The New York Jets lost an absolutely gut-wrenching heartbreaker to the division rival New England Patriots, 29-26 in overtime on Sunday. There is so much to digest, blame to be placed and questions to be answered. The one question that's been racing around in my brain since Mark Sanchez's fumble in overtime sealed New England's 29-26 escape is:
What if Stephen Hill didn't drop that pass?
Late in the fourth, on second down with the game tied, Sanchez put the ball right in the rookie's chest. Hill would have had the ball at the 10 yard line with some room to work with, and anything could have happened. He could have made the remaining Pats defenders miss and ran in for the game-winning score. He could have fumbled. He could have been tackled, and on the next play, Sanchez could have thrown a game-winning touchdown or a pick six. Maybe aliens would have invaded Gillette Stadium while the Jets were in the huddle for the next play. I have no freaking idea what would have happened.
But Hill should have caught the ball. I'm not blaming this game solely on Hill. The Jets' loss wasn't his fault, to say so would be ludicrous. But, good lord he should have caught the ball. And if he did, oh how different the narrative would be. Sanchez might be starting to turn the corner. Instead, nope, Sanchez is a total scrub. Do we have that right?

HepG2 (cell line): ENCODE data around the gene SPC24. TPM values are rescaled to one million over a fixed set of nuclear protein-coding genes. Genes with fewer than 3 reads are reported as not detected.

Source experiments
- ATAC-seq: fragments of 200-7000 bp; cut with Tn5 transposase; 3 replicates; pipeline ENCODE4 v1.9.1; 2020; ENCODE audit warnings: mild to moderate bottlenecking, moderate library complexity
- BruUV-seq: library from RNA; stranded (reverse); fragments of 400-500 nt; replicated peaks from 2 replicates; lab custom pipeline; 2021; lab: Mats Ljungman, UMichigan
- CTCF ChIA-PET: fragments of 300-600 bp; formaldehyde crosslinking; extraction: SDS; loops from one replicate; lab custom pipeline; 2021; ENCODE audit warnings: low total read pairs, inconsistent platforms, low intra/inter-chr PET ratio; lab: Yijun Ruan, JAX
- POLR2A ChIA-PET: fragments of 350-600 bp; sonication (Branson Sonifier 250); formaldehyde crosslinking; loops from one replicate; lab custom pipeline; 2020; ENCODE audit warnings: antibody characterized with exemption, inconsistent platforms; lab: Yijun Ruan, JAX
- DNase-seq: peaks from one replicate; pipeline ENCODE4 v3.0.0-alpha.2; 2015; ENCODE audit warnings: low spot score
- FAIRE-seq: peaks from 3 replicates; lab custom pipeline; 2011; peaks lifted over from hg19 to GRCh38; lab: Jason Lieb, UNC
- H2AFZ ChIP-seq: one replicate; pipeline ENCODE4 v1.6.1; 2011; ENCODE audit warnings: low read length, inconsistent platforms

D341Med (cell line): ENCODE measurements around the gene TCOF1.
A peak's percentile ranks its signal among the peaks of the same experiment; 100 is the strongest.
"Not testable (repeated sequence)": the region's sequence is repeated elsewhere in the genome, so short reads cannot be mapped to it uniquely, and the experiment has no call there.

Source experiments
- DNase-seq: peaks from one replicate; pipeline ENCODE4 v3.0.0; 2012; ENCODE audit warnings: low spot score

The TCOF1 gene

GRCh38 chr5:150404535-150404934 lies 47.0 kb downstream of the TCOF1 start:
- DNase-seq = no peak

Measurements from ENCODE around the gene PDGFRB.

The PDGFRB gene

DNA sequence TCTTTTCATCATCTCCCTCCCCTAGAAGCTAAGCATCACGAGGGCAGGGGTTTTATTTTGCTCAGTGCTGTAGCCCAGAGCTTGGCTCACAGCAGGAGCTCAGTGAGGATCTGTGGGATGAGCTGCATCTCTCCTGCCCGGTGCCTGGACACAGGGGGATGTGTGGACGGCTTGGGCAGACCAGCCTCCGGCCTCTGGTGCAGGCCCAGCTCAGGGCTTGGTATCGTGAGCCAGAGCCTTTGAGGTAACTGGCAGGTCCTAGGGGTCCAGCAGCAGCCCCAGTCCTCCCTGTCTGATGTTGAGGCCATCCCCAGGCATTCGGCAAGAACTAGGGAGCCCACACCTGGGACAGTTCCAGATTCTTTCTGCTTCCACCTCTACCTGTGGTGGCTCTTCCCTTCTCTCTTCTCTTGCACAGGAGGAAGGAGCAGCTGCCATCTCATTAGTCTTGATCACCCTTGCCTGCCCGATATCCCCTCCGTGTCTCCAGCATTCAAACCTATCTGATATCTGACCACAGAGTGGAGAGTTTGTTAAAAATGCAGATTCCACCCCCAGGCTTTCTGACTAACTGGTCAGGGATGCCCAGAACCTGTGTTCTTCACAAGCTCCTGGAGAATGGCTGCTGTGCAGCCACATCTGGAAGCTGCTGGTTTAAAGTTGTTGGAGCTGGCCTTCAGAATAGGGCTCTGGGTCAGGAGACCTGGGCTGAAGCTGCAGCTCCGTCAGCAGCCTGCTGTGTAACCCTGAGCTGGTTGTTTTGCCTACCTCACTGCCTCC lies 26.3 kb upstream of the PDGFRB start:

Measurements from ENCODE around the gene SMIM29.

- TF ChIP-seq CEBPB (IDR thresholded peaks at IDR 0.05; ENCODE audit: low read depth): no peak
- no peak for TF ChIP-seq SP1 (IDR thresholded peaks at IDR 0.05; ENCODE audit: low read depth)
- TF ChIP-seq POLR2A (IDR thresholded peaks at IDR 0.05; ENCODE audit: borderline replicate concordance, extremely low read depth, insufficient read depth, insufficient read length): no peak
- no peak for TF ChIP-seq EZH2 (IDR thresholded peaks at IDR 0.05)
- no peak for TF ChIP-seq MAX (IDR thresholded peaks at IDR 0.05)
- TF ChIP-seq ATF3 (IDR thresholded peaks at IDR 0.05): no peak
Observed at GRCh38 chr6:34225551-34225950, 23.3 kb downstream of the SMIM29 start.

Sanchez. Sorry guys. If you're looking for ridiculous commentary about how the few plays Sanchez left on the field are the sole reason the Jets didn't win, and if they could just dump this clown they'll rip off 12 straight wins and win it all and then cancer will be cured and unemployment will hit zero, go somewhere else. It ain't happening here.
In the second half, Sanchez was 16-of-20 for 190 yards and a touchdown. This included the Jets' 92-yard drive to get the score to 23-20, where Sanchez was 9-of-10 and connected with Dustin Keller on a picture-perfect toss to the end zone. He didn't play perfect, of course, but he handed his football team a lead with a minute and a half to go on the road in Foxboro. Were there bad plays he made? Yes, we'll acknowledge them later, because I'm actually being fair. But I simply cannot and will not throw all the blame for this loss on No. 6, which you are hearing and seeing a lot of people do.